A Buyer's Guide to Hermès Alligator and Crocodile Bags

A Buyer's Guide to Hermès Alligator and Crocodile Bags
Courtesy of Pinterest 

Bag with Crocodiles and Alligators by Hermès

Materials are arranged in a hierarchy in Hermès bags. Hermès' products are mostly made from full-grain leather, but some designs are also made from exotic skins such as lizards, ostriches, crocodiles, and alligators. Often priced several times more than their leather counterparts, Alligator and Crocodile Hermès occupy a unique level of luxury. 

Crocodile sits at the top of this group. In order to help collectors understand what makes Hermès' most luxurious and expensive bags, Rich Report created a guide to its most expensive materials:

Crocodile Hermès Birkin 25 Jaune Bourgeon Matte Porosus, Courtesy of Sotheby’s 

Bag with Crocodile Print by Hermès

There are currently two types of crocodile used in the manufacturing of Hermès Crocodile bags. Hermès Crocodiles come in a variety of types, each with its own characteristics. Australian Porosus Crocodiles are the most highly-valued Hermès Crocodiles. Among the Hermes crocodile Porosus scales, the center of each scale has the most distinct pores. 

The Hermès Crocodile Porosus gets its name from these pores, which look like tiny dots. Hermès bags of this variety bear a ^ symbol alongside the Hermès emblem, while Hermès Crocodile Niloticus (referred to as "Nilo") bears a = symbol and is procured from North African sources.

The pores on Niloticus Hermès Crocodile bags are sometimes similar to those on Porosus Hermès Crocodile bags, but the scales are longer and more rectangular rather than the tight, square scales on Porosus Hermès Crocodile bags.

The brand stamp of Hermès also indicates that Hermès used Caiman crocodile in the past. As a result of Hermès' difficulties in reliably sourcing high grade Caiman skins, Hermès discontinued its Caiman Hermès crocodile bags.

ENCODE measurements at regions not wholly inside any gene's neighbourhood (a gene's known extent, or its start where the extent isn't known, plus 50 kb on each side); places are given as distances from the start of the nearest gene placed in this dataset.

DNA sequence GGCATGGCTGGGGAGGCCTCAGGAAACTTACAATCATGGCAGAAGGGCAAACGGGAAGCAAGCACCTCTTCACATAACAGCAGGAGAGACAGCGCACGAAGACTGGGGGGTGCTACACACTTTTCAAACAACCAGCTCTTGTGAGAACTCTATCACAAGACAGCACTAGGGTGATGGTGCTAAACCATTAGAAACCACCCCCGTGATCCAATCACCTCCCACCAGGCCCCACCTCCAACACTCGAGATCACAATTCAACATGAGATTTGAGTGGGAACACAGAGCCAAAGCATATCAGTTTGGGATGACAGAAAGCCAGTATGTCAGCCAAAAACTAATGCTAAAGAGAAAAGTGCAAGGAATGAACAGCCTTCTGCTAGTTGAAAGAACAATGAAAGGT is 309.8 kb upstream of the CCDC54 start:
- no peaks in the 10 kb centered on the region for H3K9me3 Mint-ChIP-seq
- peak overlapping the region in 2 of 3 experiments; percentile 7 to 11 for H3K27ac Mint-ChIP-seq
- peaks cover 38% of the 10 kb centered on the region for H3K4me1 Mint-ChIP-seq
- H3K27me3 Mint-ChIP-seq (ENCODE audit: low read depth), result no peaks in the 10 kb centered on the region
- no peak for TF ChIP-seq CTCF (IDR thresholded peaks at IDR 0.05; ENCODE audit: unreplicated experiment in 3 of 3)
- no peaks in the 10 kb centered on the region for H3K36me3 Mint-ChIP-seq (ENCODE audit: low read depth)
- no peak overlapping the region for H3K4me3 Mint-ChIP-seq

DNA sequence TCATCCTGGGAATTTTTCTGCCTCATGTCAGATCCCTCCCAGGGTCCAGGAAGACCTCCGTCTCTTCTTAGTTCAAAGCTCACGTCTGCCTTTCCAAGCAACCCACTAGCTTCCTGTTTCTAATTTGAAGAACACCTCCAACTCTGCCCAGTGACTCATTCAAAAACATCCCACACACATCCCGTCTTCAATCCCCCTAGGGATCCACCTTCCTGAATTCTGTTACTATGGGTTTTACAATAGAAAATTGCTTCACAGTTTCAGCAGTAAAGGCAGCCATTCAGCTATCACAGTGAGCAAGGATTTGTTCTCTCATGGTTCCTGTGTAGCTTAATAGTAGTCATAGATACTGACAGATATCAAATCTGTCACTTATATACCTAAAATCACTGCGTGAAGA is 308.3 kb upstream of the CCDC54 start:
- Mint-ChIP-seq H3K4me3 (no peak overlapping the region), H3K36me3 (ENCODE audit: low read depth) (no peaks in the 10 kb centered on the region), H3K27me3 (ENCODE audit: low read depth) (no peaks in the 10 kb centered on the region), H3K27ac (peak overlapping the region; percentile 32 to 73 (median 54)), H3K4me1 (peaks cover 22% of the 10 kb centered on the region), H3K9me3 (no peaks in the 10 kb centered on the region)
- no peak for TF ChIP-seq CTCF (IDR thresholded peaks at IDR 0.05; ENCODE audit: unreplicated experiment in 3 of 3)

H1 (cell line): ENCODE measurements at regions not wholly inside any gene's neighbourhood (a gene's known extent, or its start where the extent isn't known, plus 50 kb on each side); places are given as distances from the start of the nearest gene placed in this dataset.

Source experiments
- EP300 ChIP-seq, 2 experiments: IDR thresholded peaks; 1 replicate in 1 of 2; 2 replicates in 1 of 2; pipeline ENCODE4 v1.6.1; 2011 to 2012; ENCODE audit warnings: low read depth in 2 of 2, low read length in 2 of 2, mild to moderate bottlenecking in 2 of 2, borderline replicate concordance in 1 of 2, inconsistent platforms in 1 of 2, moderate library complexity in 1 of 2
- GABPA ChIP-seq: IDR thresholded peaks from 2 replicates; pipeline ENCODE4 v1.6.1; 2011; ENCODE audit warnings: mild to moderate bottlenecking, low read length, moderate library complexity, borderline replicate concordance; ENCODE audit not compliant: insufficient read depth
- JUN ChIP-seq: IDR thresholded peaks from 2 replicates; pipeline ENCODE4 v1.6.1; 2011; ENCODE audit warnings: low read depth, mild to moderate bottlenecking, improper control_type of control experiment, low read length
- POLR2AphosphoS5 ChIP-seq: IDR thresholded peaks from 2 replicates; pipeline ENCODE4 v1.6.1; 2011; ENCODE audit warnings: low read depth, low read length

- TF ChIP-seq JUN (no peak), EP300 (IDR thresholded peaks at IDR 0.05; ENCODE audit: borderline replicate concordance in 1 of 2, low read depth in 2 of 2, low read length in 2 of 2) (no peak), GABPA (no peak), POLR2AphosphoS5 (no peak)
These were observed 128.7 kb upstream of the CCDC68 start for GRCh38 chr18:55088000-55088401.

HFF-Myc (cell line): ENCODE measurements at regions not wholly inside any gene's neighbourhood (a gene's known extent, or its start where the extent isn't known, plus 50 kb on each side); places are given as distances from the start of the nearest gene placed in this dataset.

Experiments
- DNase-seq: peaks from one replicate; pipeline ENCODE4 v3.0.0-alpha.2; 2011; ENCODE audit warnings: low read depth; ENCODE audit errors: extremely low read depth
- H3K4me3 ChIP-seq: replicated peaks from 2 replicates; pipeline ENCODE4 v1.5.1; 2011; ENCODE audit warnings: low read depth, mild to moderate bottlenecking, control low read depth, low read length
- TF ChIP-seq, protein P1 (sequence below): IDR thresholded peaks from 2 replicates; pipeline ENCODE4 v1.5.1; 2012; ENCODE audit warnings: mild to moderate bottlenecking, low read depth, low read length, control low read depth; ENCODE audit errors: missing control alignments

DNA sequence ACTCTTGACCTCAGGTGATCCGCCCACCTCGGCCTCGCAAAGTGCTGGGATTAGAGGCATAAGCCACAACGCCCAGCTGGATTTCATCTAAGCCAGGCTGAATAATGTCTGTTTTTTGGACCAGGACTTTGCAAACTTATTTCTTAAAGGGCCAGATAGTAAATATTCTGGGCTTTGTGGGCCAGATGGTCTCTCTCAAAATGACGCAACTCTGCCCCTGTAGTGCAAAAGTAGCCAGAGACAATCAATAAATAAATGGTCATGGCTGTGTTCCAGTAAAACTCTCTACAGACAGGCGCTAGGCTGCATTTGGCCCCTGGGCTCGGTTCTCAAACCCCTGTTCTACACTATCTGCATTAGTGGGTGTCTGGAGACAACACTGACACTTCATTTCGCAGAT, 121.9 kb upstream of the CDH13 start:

Courtesy of Sotheby’s 

Hermès Alligator Bag

Although Hermès uses a lot of smaller bags and accessories in its collection, it also uses alligator sourced from the USA. Hermès' quality control department often doesn't pick up on wild uneven scales on large alligator skins, which is why Hermès often fails to sell these skins. The Hermès brand logo is placed in a small square on the side of the bag to identify it as an Alligator bag from Hermès.

Alligator Hermès Birkin 25 Beton Matte. Courtesy of Sotheby’s 

Finishes of Hermès Crocodile and Alligator Bags

A Hermès crocodile bag and an Hermès alligator bag have a different finish. Buffed with a smooth agate stone, shiny bags or lisse bags look nearly mirror-like. There is no actual gloss used on Hermès' shiny crocodile and alligator bags. 

The matte finish is achieved by repeatedly rubbing a wool felt piece over the skin of an Hermès crocodile or alligator bag. Recent years have seen an increase in popularity and value of Hermès matte crocodile or alligator bags. Exteriors of Hermès bags with matte finishes are less likely to show scratches or water marks.

Boreal Satin is the new finish Hermès introduced earlier this year to its crocodile and alligator items. As of now, this finish has only been spotted in a few colors, and is similar to Matte with a silkier touch. The secondary market is extremely rare for Boreal Satin bags, which are usually found on small accessories.

Alligator Kelly Hermès Shiny Gris Tourterelle And Anthracite. Courtesy of Sotheby’s 

Hermès Crocodile vs Alligator Bag Colors

There are some hues that are exclusive to exotics at Hermès, even if the brand is known for its fabulous colors. Additionally to the world-famous Himalayans, we offer exotic-exclusive colors such as Vert Emerald, Mimosa, Gris Paris, and Rose Scheherazade. Unlike regular leather, these colors have incredible depth and vibrancy because of the variation in scales.

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